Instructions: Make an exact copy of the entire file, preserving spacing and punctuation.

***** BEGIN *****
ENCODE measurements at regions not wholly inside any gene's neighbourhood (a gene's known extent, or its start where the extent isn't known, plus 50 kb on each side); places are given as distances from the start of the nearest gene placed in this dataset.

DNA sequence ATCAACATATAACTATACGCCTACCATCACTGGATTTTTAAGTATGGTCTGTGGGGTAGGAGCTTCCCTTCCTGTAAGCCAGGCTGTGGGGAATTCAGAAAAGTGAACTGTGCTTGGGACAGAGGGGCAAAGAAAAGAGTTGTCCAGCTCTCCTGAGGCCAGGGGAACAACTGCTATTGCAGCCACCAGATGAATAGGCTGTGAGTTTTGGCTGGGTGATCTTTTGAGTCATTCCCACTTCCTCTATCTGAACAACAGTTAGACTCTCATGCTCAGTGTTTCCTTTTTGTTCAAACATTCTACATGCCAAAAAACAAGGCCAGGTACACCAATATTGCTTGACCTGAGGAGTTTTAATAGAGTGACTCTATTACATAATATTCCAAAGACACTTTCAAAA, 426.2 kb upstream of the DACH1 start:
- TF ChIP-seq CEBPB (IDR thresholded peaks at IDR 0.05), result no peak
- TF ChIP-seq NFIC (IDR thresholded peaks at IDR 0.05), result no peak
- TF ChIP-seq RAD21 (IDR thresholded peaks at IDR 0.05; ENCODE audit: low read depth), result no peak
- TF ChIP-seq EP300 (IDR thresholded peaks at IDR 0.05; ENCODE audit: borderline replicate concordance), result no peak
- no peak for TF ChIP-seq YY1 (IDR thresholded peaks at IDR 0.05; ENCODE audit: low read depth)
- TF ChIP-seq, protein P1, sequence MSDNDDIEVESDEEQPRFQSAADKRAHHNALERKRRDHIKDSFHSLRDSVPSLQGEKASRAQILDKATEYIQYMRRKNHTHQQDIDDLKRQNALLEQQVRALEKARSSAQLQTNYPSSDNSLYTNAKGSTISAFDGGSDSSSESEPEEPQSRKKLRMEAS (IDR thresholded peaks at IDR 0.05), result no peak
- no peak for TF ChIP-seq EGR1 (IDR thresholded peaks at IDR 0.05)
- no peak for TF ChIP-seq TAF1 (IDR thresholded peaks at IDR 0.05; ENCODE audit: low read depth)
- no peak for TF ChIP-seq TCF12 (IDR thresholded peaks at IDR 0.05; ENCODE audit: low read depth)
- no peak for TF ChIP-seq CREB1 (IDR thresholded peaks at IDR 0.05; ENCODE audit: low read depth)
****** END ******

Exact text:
ENCODE measurements at regions not wholly inside any gene's neighbourhood (a gene's known extent, or its start where the extent isn't known, plus 50 kb on each side); places are given as distances from the start of the nearest gene placed in this dataset.

DNA sequence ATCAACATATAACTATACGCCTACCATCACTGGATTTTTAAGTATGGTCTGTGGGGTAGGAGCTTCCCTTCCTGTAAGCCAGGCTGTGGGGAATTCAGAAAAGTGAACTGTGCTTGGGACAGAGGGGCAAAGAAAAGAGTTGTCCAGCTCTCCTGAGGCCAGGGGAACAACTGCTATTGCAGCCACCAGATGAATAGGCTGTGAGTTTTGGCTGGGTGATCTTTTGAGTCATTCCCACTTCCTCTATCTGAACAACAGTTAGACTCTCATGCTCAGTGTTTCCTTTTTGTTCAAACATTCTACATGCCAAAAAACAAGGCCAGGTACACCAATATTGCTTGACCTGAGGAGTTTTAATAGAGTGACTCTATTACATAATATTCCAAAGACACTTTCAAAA, 426.2 kb upstream of the DACH1 start:
- TF ChIP-seq CEBPB (IDR thresholded peaks at IDR 0.05), result no peak
- TF ChIP-seq NFIC (IDR thresholded peaks at IDR 0.05), result no peak
- TF ChIP-seq RAD21 (IDR thresholded peaks at IDR 0.05; ENCODE audit: low read depth), result no peak
- TF ChIP-seq EP300 (IDR thresholded peaks at IDR 0.05; ENCODE audit: borderline replicate concordance), result no peak
- no peak for TF ChIP-seq YY1 (IDR thresholded peaks at IDR 0.05; ENCODE audit: low read depth)
- TF ChIP-seq, protein P1, sequence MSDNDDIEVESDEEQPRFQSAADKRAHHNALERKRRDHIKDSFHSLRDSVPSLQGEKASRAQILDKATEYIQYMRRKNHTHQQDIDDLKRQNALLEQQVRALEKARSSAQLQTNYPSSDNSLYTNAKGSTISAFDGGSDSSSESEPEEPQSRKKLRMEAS (IDR thresholded peaks at IDR 0.05), result no peak
- no peak for TF ChIP-seq EGR1 (IDR thresholded peaks at IDR 0.05)
- no peak for TF ChIP-seq TAF1 (IDR thresholded peaks at IDR 0.05; ENCODE audit: low read depth)
- no peak for TF ChIP-seq TCF12 (IDR thresholded peaks at IDR 0.05; ENCODE audit: low read depth)
- no peak for TF ChIP-seq CREB1 (IDR thresholded peaks at IDR 0.05; ENCODE audit: low read depth)